And she knew the real reason that she wanted to go to St. Agnes. At the age of eleven, she wanted to be reborn.
The computer induction was a slow, painful process, humiliating and illuminating in equal measure, overshadowed by the obvious shock of the young library assistant, who simply could not understand how someone Sonja’s age had avoided using the internet for her entire life. He was used to old people, he said, but never had he had to show someone below the age of fifty how to set up a Facebook account. She could tell he was scanning her for signs of severe learning disabilities, or possibly long term incarceration, his body language clearly showing his distrust of someone so far from what was apparently now deemed “normal”. It has been a long time since she has had to worry about judgement in this way, having always avoided situations that could put her on the back foot. Books and cafés, those are her world, and what a comfortable, non-threatening world it has been thus far. Yet, here she is, pulling at a thread, watching it begin to unravel and then pulling it some more.
She lied to Peter this morning. There was no call from work, but she needed the space to just walk and think. She walked across the city without knowing where she was going. There was a new warmth in the sun, an extra notch of brightness and the air was subtly scented, green and hazy. The snow was softer underfoot, rooftops revealed dark patches through their white winter coats and everything was drip, drip, dripping, emerging clean and steaming. She took off her own coat and let the sun warm her skin and smiled into the horror she was feeling.
She walked, thought and planned her response to all of the possible outcomes of the phonecall and quickly concluded that almost all outcomes ended in “leave him”. The realisation made her breathless. She thought back to Jerry, whom she had loved with every inch of her being, left behind without a second of doubt never to be seen again, and she wondered why it was that Pete has such a hold over her, why she was hoping beyond all hope that his ex would not want to keep the baby, that he would come back to her and they could continue with this strange but comfortable existence. It was a small chance, but it was the only way she could see a future for them.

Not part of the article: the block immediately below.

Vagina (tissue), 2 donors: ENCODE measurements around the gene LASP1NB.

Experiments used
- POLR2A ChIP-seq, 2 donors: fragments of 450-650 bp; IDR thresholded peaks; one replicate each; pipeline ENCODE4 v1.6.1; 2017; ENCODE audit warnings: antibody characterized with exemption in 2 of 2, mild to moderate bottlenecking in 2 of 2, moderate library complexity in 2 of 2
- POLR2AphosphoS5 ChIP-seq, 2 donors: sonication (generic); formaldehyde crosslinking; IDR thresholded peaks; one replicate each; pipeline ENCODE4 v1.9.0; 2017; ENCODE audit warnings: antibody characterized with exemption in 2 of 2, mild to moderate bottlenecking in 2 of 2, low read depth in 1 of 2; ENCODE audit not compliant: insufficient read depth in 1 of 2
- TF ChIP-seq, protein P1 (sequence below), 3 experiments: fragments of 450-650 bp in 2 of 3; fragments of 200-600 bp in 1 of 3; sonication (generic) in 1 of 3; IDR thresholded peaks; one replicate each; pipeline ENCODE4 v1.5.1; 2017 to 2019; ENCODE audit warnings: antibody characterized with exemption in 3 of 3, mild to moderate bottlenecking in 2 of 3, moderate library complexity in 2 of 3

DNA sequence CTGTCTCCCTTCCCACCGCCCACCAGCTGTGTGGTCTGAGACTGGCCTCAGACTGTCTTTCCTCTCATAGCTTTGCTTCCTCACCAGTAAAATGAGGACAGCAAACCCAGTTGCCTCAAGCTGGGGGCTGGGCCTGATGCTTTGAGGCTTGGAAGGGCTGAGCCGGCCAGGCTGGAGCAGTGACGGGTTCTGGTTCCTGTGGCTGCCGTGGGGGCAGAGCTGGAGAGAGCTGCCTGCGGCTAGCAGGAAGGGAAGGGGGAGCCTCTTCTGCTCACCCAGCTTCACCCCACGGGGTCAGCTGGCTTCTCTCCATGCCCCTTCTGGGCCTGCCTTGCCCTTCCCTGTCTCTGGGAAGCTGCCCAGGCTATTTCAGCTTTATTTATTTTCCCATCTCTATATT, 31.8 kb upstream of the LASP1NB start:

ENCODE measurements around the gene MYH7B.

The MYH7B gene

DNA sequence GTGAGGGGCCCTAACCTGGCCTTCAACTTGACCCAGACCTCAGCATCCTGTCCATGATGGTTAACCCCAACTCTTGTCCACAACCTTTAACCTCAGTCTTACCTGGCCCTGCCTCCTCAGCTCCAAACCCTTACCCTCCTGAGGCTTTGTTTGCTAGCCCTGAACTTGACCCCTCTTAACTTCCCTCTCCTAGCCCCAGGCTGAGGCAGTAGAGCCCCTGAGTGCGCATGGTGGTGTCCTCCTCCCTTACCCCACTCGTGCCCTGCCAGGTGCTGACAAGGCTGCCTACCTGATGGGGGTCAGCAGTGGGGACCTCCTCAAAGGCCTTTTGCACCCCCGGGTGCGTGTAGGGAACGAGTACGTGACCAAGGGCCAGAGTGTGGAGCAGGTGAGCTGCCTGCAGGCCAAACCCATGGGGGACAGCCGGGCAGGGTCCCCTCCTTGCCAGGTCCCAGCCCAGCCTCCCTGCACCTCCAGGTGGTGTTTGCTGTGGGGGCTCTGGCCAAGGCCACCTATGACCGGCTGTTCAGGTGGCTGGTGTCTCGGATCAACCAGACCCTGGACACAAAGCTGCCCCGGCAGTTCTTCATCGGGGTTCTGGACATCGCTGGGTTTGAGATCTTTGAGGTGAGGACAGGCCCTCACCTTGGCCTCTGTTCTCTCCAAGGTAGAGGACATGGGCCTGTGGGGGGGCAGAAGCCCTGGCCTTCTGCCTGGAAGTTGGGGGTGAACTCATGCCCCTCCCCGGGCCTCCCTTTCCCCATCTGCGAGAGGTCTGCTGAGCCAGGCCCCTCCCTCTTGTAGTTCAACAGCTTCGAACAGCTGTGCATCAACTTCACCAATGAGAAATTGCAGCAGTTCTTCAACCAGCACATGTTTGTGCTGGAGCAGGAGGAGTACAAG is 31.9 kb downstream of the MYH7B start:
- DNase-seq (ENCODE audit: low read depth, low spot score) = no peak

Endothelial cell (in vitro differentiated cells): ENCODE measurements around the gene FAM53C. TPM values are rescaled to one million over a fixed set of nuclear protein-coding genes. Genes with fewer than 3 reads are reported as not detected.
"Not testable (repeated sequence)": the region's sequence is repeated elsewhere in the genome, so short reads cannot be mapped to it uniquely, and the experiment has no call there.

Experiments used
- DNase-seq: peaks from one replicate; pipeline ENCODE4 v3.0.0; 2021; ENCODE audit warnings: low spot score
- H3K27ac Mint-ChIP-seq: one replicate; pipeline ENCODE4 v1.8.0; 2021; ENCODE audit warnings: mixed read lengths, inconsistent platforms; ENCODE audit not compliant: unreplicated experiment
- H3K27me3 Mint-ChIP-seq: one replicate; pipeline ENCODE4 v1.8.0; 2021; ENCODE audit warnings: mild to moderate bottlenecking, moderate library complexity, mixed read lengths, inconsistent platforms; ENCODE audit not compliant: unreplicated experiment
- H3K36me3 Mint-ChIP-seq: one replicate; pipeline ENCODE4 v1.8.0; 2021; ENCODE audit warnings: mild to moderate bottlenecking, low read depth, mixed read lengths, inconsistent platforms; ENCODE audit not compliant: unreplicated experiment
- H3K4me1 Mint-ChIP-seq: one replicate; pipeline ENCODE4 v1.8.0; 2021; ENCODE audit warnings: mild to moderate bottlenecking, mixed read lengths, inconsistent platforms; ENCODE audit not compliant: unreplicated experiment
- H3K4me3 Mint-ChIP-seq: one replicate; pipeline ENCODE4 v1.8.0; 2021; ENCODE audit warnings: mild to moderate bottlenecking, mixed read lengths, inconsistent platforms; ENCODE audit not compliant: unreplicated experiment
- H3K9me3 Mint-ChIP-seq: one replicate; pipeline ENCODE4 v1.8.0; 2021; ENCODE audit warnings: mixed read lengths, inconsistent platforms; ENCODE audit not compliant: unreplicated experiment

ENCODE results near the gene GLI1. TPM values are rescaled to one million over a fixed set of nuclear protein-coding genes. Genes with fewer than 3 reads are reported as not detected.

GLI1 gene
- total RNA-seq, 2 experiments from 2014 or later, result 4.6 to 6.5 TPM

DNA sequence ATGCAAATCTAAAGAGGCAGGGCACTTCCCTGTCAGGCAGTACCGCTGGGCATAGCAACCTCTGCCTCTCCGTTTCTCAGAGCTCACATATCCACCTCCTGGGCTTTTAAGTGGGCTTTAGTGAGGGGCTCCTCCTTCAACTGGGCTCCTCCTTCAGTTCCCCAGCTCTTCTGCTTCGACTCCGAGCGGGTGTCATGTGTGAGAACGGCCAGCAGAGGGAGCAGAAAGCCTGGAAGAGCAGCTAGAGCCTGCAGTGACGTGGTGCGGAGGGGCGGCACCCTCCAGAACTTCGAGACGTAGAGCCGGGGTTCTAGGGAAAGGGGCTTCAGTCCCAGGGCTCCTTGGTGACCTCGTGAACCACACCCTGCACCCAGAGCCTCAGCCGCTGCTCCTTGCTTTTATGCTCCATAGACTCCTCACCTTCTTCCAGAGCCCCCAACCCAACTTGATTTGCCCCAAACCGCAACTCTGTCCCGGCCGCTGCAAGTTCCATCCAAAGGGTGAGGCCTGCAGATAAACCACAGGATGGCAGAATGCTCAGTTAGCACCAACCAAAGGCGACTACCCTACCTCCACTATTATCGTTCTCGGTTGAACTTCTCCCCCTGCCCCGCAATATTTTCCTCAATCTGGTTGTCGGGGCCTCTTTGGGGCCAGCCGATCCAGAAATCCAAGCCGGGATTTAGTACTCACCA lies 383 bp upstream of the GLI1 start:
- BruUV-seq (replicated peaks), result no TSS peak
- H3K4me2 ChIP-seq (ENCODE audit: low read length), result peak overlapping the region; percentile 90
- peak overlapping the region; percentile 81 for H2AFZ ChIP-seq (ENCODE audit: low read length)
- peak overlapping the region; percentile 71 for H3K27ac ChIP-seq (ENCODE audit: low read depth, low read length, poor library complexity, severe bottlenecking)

It should never have got to this point, she should never have exposed herself, never have been so honest, never have let him in, but here they are and she is in love, yes she is in love, and that cannot not be undone, and more than that, he has released her from a cage to which she can never return. The truth is, she wants him and she wants them and – does she even dare think it? – she wants a future, as a person, a full, complete person. She doesn’t want to hide, she doesn’t want to run, she doesn’t want to lie to everyone she meets.
But what does that mean? How far back does she need to go, how much does she need to undo, to get back to herself?
She decided to start with her sister.
And so she found herself sitting on a damp wall in front of the ugliest building in town, a Soviet monstrosity, like a series of abandoned beige shipping crates looming aggressively over the surrounding parkland. She sat and she looked at it for forty-five minutes, knowing that behind those doors lay her past and her future, not knowing if she should want either of those things. Eventually, she walked through the double doors and made her way to the computer suite on the first floor, where she now sits.
She types each letter as if she is disarming a bomb, then she pauses and stares at the name on the screen, watching the cursor flash at the end of her sister’s name, watching it blink, listening to it say back – back – back.
And then she hits enter.